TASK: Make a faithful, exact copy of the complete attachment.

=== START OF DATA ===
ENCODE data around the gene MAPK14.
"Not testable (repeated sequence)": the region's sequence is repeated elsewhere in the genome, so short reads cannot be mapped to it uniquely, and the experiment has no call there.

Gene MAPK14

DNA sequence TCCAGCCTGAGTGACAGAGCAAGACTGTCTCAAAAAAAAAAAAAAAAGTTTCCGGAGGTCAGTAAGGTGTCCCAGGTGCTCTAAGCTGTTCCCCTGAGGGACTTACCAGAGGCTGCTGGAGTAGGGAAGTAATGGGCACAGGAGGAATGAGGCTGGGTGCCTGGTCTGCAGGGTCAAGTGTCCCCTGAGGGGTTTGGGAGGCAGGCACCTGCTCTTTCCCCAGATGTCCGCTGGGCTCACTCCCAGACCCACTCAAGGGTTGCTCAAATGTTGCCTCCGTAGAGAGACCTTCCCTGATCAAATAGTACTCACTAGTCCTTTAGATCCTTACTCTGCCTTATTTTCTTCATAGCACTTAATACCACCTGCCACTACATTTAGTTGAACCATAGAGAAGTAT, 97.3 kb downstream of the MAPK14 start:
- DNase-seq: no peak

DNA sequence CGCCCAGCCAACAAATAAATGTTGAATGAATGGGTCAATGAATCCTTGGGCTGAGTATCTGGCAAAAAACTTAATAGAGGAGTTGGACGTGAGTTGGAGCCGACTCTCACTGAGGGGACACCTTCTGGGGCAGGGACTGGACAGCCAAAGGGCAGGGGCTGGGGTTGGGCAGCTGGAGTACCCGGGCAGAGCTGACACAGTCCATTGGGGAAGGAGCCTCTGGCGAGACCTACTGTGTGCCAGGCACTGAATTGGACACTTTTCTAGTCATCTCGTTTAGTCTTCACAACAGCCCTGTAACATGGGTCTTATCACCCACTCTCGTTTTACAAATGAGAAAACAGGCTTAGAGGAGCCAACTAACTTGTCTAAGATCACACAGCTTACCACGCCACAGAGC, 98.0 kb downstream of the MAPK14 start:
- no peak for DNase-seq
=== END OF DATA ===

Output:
ENCODE data around the gene MAPK14.
"Not testable (repeated sequence)": the region's sequence is repeated elsewhere in the genome, so short reads cannot be mapped to it uniquely, and the experiment has no call there.

Gene MAPK14

DNA sequence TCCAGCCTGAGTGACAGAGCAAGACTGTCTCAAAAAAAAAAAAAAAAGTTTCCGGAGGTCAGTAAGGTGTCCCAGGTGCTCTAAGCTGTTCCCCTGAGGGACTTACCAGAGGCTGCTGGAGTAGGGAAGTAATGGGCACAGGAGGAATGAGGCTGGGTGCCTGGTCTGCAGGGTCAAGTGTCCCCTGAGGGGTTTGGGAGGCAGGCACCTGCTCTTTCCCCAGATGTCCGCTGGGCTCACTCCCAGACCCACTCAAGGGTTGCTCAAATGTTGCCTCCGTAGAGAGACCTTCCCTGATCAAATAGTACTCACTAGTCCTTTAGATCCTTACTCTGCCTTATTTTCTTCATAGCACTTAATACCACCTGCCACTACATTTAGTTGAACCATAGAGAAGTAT, 97.3 kb downstream of the MAPK14 start:
- DNase-seq: no peak

DNA sequence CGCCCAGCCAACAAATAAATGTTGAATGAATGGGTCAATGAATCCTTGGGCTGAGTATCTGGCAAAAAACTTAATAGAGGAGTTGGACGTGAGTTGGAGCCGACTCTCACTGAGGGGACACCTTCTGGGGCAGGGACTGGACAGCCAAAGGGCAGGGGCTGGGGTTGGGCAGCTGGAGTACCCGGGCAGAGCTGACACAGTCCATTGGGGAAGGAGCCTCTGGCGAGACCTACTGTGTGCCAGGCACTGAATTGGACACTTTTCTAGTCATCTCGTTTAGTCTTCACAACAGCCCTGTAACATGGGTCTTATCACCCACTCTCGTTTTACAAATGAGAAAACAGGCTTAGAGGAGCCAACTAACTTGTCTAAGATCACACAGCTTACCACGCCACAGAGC, 98.0 kb downstream of the MAPK14 start:
- no peak for DNase-seq